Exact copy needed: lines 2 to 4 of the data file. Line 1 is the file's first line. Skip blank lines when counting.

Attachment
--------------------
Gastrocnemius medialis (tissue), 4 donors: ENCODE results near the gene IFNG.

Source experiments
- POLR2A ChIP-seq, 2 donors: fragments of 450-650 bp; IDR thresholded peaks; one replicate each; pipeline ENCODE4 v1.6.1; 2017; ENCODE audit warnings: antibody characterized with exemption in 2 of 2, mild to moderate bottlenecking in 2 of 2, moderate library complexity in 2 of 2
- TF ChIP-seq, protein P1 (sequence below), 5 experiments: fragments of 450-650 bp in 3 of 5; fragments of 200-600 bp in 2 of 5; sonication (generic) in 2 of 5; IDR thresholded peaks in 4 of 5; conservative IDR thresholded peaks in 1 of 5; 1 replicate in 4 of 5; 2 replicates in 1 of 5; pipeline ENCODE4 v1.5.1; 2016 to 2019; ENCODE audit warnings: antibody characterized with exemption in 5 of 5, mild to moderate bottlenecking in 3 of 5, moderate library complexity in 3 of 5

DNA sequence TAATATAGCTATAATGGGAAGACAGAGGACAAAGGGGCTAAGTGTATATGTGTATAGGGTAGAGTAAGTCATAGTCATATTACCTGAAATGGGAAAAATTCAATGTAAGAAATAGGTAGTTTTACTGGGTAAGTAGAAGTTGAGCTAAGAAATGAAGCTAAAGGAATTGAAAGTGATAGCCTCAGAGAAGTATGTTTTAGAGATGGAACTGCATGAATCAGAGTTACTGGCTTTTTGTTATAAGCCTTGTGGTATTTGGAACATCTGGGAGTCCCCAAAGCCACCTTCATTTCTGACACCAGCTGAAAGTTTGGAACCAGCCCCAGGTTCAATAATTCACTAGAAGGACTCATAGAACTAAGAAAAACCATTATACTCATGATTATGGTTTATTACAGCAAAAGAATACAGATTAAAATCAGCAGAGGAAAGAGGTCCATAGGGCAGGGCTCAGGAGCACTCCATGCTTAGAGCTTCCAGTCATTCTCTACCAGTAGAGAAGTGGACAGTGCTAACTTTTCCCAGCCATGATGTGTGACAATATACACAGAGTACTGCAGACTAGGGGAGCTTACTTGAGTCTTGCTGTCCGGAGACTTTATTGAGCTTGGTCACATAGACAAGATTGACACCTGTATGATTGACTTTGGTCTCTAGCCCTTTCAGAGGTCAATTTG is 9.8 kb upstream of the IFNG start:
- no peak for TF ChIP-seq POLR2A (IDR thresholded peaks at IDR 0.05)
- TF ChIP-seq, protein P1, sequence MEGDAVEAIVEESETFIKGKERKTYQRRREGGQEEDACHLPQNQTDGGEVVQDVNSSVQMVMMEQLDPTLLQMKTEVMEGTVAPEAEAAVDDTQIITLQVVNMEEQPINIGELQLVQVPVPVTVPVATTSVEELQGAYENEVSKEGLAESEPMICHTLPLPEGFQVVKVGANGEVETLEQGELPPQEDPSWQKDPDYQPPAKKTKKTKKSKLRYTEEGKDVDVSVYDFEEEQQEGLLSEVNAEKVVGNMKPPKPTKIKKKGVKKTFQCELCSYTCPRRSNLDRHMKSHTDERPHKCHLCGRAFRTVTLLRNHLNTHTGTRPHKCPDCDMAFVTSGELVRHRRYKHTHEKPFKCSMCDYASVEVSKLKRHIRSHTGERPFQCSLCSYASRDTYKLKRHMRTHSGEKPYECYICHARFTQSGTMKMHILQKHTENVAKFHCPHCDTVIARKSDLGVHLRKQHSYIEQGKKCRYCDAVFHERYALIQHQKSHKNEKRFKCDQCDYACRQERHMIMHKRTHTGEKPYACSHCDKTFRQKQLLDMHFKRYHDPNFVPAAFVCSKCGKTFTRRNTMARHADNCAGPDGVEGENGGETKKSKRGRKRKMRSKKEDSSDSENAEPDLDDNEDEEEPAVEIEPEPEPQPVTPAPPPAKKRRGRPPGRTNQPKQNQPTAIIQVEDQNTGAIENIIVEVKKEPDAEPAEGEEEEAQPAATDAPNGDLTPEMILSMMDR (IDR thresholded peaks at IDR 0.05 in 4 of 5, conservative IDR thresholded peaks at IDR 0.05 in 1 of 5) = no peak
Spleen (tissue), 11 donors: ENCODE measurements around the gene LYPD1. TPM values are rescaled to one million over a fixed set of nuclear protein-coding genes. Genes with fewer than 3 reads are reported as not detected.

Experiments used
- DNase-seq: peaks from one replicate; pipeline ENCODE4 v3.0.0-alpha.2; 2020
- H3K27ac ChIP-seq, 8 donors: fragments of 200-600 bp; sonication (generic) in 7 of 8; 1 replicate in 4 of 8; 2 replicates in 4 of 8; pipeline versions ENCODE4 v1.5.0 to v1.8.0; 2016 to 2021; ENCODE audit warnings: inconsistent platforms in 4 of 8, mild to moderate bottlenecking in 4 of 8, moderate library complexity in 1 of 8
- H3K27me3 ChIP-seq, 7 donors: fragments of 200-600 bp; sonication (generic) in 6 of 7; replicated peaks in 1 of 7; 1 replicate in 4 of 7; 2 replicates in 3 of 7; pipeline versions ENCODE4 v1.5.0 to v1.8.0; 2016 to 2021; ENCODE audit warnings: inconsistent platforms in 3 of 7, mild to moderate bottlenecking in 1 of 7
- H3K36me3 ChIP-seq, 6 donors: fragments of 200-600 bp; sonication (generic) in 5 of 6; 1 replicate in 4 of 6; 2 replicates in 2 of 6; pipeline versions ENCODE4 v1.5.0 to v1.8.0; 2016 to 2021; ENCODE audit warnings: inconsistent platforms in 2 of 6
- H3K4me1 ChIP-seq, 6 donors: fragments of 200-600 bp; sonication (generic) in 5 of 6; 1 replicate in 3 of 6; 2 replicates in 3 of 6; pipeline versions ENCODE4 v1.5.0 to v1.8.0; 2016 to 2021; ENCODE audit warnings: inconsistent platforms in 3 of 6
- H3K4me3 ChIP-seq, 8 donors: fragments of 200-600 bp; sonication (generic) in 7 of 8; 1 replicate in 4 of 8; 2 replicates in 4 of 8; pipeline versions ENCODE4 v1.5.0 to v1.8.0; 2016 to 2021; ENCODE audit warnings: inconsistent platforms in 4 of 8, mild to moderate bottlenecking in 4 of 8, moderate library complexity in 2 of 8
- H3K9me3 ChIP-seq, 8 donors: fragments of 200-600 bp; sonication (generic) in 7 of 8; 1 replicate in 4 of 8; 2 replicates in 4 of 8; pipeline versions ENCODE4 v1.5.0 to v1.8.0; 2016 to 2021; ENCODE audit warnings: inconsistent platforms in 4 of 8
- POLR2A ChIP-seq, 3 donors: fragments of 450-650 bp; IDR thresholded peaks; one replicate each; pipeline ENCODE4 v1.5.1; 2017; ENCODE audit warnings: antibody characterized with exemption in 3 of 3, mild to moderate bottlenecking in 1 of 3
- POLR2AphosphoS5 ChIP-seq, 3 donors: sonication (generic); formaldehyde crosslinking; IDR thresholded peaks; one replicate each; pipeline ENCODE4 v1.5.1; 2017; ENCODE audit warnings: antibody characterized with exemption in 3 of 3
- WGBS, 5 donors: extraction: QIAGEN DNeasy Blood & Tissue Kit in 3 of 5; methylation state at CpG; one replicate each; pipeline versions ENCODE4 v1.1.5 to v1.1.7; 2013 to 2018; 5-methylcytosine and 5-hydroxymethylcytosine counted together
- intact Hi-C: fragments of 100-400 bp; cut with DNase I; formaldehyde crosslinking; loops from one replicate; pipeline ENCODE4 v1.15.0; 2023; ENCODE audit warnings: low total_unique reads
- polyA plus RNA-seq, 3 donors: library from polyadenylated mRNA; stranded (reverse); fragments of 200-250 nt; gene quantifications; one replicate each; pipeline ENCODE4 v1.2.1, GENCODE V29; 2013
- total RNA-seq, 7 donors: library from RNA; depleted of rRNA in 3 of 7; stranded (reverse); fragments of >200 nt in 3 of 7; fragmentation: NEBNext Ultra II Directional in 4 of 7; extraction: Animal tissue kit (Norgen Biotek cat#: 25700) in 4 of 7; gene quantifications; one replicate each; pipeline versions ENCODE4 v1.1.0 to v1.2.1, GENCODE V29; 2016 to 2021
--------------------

Source experiments
- POLR2A ChIP-seq, 2 donors: fragments of 450-650 bp; IDR thresholded peaks; one replicate each; pipeline ENCODE4 v1.6.1; 2017; ENCODE audit warnings: antibody characterized with exemption in 2 of 2, mild to moderate bottlenecking in 2 of 2, moderate library complexity in 2 of 2
- TF ChIP-seq, protein P1 (sequence below), 5 experiments: fragments of 450-650 bp in 3 of 5; fragments of 200-600 bp in 2 of 5; sonication (generic) in 2 of 5; IDR thresholded peaks in 4 of 5; conservative IDR thresholded peaks in 1 of 5; 1 replicate in 4 of 5; 2 replicates in 1 of 5; pipeline ENCODE4 v1.5.1; 2016 to 2019; ENCODE audit warnings: antibody characterized with exemption in 5 of 5, mild to moderate bottlenecking in 3 of 5, moderate library complexity in 3 of 5